What if something else happens during that time? Well, that’s fairly easily dealt with as well. I started simple but it gets a little more complicated. What we really have to do is go over the “timeline” of the input sequence in order for the amount of time that passed between the last update and this update. If, say, a player rotates the piece while it is auto-repeating, that will be reflected in the timestamp. Rather than calculate directly where the piece should be, we must follow the sequence in time—shift, rotate, shift—to generate the correct output. That’s not really very hard, but it does mean we can’t use the nice nifty math trick.
One option, here, is to have something throw out shift events into the input sequence. This enables us to process the input without any special case stuff. I like this method. In fact, it coincides nicely with separating the input receiver from the actual game logic. Since our desire is to timestamp the inputs as accurately as possible, we might go so far as to have the input handler run in a separate thread, so that slow processing of game logic or blocking function calls or whatever may be don’t interfere with our ability to timestamp the input sequence as accurately as possible. In such a paradigm, it would be fairly easy to have the input receiver then be in charge of keeping track of DAS and ARR timings and sending out shifts into the engine as appropriate.
But What About Synchros?
(A synchro is when two inputs are given within the same frame, relying on the order of the game engine’s processing of inputs to achieve a result that otherwise couldn’t be achieved.)
Well, there’s a simple solution to that, too. You decide that any keys pressed within a specific duration of time after another key are “pressed at the same time” and process accordingly. Here is where your order of operations comes in, but that’s just fine. There needs to be an order of operations, and there is already a standard to that. It doesn’t make the fundamental system not work.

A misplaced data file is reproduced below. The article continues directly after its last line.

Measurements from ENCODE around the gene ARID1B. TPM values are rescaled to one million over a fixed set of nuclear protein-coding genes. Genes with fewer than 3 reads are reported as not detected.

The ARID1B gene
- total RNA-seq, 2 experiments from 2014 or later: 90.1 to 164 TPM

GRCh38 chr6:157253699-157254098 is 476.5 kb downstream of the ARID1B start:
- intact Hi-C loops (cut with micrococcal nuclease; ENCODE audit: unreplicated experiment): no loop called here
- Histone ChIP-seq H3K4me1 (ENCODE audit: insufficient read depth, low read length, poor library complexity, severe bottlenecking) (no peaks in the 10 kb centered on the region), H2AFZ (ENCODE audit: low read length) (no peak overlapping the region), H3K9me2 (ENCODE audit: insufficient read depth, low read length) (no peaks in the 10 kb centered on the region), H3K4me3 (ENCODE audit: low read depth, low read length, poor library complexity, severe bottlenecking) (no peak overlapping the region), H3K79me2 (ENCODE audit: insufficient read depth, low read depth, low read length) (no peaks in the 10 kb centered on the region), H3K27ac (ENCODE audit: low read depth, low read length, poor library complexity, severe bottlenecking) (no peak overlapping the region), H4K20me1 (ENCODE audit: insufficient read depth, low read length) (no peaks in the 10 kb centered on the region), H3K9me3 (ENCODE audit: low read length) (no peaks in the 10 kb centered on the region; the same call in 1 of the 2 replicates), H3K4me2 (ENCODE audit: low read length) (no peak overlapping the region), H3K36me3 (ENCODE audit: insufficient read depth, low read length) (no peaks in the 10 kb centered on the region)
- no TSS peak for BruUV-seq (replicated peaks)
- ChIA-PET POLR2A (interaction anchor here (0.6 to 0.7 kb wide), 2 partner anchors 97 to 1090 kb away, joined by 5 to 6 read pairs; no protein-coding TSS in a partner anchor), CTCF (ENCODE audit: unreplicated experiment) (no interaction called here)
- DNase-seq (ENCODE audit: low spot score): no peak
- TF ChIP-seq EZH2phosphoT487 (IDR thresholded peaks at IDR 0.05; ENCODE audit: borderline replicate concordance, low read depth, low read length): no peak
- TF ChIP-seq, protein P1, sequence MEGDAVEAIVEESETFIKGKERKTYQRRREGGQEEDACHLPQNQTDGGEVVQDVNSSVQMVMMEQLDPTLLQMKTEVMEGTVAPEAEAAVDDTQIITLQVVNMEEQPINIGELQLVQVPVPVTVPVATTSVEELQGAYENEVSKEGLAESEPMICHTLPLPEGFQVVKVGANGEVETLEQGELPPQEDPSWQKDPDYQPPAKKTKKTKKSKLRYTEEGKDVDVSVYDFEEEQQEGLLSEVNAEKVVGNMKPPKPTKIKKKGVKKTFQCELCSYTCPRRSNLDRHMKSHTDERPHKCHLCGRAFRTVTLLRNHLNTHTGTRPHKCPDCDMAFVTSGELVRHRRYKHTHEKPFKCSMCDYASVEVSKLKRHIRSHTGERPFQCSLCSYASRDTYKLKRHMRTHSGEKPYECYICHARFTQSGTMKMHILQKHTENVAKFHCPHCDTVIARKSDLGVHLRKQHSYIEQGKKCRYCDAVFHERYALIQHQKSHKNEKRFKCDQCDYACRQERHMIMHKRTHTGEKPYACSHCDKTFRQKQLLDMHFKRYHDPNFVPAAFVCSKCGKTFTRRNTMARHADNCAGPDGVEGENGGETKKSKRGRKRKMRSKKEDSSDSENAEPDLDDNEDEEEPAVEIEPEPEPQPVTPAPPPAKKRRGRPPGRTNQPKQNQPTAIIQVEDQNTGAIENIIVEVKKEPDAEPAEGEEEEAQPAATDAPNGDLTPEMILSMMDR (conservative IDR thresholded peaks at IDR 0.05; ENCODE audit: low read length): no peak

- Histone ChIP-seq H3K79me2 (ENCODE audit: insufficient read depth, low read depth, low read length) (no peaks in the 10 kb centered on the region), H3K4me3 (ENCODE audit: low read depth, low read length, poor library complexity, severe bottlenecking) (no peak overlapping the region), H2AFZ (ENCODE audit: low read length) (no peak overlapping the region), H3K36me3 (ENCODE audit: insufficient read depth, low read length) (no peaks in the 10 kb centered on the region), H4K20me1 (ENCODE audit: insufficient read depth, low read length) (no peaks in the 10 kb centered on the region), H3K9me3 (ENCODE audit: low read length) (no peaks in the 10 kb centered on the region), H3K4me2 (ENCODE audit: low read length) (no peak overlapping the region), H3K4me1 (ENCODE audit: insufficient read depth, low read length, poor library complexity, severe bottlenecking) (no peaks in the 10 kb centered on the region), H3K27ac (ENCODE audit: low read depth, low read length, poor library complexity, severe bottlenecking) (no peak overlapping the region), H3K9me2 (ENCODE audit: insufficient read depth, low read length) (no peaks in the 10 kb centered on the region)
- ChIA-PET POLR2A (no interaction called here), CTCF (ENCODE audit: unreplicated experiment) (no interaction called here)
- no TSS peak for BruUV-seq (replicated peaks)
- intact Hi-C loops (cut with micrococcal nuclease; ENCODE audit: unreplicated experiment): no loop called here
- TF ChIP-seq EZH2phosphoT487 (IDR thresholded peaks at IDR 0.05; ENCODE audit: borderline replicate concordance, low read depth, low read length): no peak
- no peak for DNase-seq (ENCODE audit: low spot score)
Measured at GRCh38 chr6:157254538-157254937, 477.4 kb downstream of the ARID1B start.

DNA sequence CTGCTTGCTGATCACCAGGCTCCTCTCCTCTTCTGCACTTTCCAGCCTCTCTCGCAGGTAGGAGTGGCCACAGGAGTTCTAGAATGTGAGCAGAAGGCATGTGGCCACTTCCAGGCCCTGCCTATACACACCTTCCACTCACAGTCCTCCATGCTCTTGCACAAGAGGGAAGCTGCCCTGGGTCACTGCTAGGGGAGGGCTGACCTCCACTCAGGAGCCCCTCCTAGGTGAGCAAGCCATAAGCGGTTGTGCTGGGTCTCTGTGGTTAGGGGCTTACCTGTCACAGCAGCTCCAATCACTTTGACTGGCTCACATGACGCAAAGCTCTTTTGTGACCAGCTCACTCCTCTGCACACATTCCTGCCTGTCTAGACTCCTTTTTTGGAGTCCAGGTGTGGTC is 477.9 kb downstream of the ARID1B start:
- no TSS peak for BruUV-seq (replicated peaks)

Sychros actually become easier since they begin precisely at the time of the first keypress, rather than being grouped by frame timings. And the synchro delay becomes customizable, and could therefore be used as a tuning setting similar to how DAS currently is. It’s worth noting that for this to work right, you must know whether or not any other keys were pressed during the synchro’s time window. This means that engine updates must happen that much after an input is given, creating an input lag. If you don’t care about synchros, you could reduce that to 0 and have a game that’s just that much more responsive. Or, if you wanted to practice or play around with them, you could increase it to something you can perform consistently at the cost of the added delay.
You Can’t Reproduce TGM Like That
True. But the last section leads right into this one. When you think about it, you will realize that the synchro delay is basically creating a frame. In the usage described above, the frames can have a variable duration, and they don’t have to come back-to-back or at any particular rate. But they could. All you have to do to create a frame-based engine out of this event-based system is to force the synchro delay to always be active at the desired rate. If one were to specify the synchro delay not as an offset but an absolute time, then one could force the engine to run exactly in realtime as well. This would not make the previous usage any more complicated – it just means that rather than say “update the engine in 16ms” you say “update the engine at this specific time”. This is basically a logical distinction, since that’s how you’d program it anyway.
So, at the end of each update, when you are running in frame-mode, you simply schedule another update for when it Should Have Been. This may make some updates faster or slower than others by miniscule amounts, but that’s what we want in this case – a game that runs at a 1:1 rate with real time and responds to the inputs as though they were accurately entered in said realtime.